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From the publisher
First published in 1920, this powerful satire by Rose Macaulay is about the Potter newspaper empire, and the ways in which journalists struggled to balance the truth and what would sell, during the First World War and into the 1920s. When Jane and Johnny Potter are at Oxford they learn to despise their father’s popular newspapers, though they still end up working for the family business. But Jane is greedy, and wants more than society will let her have.
Others in the Potter newspaper empire are drawn into Jane’s destructive little ways. Mrs Potter is a well-known romantic novelist, whose cheap novelettes appear in the shop-girls’ magazines. She has become unable to distinguish fact from fiction, and her success gives her an unhealthy estimation of her own influence. When she visits a medium to try to find the truth about the murder of her son-in-law, she wreaks terrible damage.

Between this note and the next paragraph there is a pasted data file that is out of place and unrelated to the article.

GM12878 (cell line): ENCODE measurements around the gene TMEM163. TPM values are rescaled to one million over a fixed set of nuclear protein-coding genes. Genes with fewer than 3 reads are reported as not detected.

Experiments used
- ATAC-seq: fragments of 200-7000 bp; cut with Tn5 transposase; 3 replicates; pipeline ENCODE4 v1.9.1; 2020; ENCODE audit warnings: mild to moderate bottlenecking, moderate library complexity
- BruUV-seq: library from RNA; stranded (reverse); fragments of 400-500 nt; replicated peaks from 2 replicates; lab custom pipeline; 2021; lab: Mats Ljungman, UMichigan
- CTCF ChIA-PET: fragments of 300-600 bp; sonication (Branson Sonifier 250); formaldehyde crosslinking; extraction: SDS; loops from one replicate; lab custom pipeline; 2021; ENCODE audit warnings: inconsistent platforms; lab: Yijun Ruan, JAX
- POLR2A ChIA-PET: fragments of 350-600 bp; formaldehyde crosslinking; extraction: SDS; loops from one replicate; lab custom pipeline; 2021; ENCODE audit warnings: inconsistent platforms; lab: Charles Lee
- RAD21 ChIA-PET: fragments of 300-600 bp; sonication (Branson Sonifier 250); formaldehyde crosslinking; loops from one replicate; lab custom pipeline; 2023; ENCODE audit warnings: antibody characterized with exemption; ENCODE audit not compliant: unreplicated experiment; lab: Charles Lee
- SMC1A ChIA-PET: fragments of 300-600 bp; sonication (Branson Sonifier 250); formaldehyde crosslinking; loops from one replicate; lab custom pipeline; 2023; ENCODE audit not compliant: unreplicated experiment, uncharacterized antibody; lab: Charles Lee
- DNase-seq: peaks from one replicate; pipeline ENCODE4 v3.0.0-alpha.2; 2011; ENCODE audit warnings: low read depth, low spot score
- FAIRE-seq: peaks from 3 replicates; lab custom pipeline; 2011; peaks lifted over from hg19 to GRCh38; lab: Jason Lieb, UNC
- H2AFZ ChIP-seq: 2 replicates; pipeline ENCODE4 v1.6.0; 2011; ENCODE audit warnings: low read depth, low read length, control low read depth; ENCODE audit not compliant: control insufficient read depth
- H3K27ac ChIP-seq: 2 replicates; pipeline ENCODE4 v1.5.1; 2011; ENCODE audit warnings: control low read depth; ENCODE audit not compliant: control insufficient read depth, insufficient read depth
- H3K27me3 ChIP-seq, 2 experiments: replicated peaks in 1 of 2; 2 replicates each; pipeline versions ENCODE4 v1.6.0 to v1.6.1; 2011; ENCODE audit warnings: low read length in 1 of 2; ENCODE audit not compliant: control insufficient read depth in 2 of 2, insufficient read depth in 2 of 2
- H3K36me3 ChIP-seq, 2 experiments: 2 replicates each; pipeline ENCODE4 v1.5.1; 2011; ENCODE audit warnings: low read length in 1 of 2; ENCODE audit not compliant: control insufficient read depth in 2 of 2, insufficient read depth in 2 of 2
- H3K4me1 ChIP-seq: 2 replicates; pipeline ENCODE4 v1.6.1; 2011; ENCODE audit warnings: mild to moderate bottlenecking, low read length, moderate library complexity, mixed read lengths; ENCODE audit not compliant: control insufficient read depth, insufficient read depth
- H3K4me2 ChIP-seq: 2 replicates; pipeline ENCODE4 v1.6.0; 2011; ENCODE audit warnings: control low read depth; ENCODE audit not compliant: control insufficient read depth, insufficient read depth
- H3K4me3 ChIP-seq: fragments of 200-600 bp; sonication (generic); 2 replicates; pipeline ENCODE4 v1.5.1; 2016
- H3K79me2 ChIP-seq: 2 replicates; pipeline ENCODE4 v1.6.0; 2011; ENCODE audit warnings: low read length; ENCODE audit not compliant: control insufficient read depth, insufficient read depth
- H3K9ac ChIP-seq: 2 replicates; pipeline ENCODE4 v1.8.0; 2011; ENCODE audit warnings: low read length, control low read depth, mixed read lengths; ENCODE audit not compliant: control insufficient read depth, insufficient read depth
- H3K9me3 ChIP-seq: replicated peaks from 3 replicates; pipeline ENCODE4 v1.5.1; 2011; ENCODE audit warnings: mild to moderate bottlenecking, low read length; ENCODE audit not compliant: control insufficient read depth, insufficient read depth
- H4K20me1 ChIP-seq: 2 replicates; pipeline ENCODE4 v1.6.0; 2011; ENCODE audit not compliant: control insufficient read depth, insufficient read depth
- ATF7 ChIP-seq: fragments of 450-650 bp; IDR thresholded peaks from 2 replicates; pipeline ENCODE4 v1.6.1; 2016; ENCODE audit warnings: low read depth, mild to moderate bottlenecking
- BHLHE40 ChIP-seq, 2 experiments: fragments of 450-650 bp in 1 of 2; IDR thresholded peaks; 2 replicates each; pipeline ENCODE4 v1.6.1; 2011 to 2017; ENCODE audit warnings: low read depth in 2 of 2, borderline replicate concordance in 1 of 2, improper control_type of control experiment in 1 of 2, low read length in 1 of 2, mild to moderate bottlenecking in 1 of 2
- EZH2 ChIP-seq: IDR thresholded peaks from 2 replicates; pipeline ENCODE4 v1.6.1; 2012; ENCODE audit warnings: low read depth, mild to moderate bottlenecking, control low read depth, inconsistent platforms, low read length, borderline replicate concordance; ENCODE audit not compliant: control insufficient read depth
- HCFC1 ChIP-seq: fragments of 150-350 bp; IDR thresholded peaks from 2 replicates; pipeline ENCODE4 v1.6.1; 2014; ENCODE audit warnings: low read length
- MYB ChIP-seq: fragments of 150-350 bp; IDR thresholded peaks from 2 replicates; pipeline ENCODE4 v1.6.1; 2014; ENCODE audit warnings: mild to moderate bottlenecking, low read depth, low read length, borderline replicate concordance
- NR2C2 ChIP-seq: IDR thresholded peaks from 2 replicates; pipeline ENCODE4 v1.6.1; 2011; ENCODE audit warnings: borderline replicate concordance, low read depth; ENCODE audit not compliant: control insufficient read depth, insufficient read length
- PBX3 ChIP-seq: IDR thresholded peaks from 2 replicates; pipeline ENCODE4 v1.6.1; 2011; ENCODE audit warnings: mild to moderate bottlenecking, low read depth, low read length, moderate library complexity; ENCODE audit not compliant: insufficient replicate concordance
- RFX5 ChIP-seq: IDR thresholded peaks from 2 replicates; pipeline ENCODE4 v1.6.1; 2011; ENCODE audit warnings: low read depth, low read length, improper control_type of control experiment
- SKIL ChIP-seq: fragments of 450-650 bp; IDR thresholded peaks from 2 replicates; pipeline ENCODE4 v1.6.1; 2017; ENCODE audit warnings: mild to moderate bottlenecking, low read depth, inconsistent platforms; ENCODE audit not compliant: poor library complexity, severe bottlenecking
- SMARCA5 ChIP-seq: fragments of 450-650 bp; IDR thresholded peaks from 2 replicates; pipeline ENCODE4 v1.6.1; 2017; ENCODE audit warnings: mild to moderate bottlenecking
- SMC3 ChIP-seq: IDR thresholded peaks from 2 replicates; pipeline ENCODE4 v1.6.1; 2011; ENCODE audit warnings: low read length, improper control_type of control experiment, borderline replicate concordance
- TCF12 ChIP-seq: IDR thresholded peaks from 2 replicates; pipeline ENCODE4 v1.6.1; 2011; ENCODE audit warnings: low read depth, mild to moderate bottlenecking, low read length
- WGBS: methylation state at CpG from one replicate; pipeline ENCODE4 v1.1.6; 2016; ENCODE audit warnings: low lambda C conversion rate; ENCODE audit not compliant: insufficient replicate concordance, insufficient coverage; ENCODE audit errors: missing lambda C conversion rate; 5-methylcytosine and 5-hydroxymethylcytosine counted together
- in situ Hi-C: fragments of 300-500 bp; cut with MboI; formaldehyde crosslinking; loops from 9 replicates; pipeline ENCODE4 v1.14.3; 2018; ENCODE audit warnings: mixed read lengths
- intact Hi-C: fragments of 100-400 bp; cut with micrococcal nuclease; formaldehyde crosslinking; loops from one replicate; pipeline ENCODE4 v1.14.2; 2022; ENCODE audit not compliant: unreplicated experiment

Arthur Gideon works for Mr Potter as an editor. He respects his employer’s honesty while he despises the populist newspapers he has to produce. His turbulent campaigning spirit, and his furious resistance to anti-Semitic attacks, make him unpopular, and becomes an unwitting target of malice.
Subtitled ‘A Tragi-Farcical Tract’, Potterism is satirical, tragic and heart-breaking. It will outrage you, and fill you with sympathy for the victims who suffer under the Potter women’s urge to write.